relative value system

relative value system,

n coded listing of professional services with unit values to indicate relative complexity as measured by time, skill, and overhead costs. Third-party payers typically assign a dollar value per unit to calculate provider reimbursement.
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In 1989, Amerling continues, HCFA moved away from paying doctors based on their UCR charges to the Resource Based Relative Value System, a socialistic construct that assigned dollar amounts to the myriad services provided by doctors.
ANA dedicated significant resources that influenced the outcome of this regulation, including our ongoing, active participation on the CPT Editorial Panel and the Relative Value System Update Committee (RUC).
In the proposal, CMS has identified a list of high-cost procedures and has required that the American Medical Association's Relative Value System Update Committee (RUC) assess the list.
Wallner was the first and only member of ASTRO to sit on the AMA/Specialty Society Relative Value System Update Committee (RUC) and the first ASTRO member to sit on the Center for Medicare & Medicaid Services Ambulatory Payment Classification Advisory Committee providing recommendations on hospital outpatient reimbursement codes, levels of reimbursement for hospital-based technical services and new technology utilization.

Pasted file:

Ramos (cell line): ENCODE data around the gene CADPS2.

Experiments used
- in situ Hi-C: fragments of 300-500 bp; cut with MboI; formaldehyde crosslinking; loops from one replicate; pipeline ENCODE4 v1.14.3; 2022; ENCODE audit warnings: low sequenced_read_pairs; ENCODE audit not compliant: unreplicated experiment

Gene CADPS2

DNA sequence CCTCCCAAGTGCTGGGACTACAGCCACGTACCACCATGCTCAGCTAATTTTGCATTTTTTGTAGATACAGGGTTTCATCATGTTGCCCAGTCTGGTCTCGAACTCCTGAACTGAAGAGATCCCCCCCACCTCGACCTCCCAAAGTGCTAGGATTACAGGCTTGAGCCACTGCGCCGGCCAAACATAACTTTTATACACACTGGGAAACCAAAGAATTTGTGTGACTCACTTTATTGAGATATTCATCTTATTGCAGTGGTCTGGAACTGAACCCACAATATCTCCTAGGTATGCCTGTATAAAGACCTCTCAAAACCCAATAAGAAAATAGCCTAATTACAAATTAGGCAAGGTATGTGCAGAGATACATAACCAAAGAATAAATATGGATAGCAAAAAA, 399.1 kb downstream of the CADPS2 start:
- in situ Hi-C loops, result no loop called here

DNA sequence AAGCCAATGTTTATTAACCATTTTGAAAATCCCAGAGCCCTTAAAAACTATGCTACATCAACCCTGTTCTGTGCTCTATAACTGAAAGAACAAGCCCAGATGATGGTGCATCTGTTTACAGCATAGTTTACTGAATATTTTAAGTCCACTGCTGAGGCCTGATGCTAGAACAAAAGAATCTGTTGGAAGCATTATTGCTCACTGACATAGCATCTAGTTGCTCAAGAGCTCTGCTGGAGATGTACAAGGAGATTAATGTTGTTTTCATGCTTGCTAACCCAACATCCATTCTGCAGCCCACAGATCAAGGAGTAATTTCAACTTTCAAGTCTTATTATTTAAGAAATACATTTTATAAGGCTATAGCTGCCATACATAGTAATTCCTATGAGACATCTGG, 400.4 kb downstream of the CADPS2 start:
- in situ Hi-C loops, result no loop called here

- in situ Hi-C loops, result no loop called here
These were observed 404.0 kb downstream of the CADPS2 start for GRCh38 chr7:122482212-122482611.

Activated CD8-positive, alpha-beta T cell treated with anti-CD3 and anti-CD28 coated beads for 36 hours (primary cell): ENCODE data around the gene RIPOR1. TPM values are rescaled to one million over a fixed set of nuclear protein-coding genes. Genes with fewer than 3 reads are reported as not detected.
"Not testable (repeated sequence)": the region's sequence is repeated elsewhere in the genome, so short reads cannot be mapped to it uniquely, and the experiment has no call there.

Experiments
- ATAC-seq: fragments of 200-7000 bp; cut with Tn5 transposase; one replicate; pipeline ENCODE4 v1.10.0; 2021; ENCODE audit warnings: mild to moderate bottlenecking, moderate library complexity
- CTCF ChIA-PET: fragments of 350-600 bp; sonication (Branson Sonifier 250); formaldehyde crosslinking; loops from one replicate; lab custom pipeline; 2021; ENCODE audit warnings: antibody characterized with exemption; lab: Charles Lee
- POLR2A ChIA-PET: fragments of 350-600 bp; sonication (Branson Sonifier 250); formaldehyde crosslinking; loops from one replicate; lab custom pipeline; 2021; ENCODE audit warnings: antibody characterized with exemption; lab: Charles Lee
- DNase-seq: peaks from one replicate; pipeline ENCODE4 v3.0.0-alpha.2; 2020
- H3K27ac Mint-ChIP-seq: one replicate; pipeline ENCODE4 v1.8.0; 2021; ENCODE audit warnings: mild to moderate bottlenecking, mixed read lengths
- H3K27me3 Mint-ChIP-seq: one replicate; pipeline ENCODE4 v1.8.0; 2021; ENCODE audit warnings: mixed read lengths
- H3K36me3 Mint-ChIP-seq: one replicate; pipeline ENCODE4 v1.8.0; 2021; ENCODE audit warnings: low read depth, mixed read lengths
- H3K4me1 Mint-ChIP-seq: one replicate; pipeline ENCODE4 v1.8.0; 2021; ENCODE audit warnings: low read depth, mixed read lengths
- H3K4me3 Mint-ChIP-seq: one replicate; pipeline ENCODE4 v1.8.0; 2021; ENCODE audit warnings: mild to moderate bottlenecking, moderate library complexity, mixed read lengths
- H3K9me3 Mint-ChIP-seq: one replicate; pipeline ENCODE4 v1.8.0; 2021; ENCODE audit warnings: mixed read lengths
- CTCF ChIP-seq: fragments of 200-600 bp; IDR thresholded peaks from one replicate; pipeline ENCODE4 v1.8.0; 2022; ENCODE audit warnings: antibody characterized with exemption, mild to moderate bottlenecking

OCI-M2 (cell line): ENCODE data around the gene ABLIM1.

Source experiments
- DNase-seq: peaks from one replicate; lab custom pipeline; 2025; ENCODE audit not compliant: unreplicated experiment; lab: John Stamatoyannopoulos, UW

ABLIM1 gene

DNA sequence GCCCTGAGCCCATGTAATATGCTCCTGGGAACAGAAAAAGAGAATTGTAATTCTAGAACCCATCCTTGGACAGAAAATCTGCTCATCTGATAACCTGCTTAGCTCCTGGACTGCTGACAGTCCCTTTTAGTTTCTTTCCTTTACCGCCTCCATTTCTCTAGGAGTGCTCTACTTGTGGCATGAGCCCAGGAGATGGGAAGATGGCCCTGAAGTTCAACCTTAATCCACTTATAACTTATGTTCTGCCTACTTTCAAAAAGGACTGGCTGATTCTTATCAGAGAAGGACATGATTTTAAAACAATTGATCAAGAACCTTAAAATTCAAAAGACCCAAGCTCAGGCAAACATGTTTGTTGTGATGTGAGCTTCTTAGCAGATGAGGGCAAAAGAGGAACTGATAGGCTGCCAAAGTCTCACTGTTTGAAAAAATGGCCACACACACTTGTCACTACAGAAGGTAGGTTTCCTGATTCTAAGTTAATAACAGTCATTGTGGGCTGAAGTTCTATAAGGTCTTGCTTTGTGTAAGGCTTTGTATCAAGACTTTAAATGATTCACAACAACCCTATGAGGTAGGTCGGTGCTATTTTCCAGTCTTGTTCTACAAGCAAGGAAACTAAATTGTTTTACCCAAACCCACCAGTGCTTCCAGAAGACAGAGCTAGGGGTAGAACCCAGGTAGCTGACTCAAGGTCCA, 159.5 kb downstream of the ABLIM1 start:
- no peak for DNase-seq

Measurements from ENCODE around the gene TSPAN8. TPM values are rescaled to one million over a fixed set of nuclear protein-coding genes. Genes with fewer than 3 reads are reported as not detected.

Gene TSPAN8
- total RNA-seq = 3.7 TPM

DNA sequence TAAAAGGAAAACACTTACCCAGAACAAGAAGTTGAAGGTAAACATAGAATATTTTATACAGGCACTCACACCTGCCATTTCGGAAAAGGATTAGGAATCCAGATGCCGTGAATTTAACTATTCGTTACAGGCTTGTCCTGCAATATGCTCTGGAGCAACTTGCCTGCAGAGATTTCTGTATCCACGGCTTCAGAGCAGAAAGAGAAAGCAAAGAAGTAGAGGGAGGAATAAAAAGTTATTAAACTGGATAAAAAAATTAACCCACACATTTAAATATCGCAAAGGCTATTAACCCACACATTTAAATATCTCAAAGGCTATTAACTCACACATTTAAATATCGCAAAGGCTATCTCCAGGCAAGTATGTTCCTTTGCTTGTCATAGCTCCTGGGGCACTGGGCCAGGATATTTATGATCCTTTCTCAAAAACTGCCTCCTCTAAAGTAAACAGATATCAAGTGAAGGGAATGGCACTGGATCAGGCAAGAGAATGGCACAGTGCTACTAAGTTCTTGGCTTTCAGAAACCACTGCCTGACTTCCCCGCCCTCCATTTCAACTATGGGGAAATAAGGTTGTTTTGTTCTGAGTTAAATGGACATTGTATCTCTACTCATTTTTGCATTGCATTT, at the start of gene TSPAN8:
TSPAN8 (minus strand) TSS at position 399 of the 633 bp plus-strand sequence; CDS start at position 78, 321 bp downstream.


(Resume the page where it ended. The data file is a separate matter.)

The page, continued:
Ability to store Relative Value Units by procedure, such as Resource Based Relative Value System, so that the practice can better analyze relative value and units of productivity by procedure and physician;
CMS releases report on relative value system for lab fees
He outlines the problems of consumer information, defines monopolistic competition, physician payments under Medicare, policy alternatives, the Resource-based Relative Value System and then neatly summarizes the subsequent essayists.
It also appears that HCFA did not consider APTA's recommendations regarding the computation of the practice expense under the Resource Based Relative Value System," she added.
Although the California relative value system was based on experience and reported charges, it only came in two editions, 1969 and 1974.
In fact, available research leads us to the conclusion that no one can predict what effect this totally new relative value system will have on volume and intensity of services.
The most widely used, the California Relative Value System (CRVS), was compiled and adopted by the California Medical Association in the mid-1950s.
6] When physicians fail to adjust for case mix in their practices, they risk being miscategorized as overutilizers[7] This further indicates how essential it is for physicians and hospitals to understand and apply case mix indices, diagnosis-related groups and resource-based relative value systems.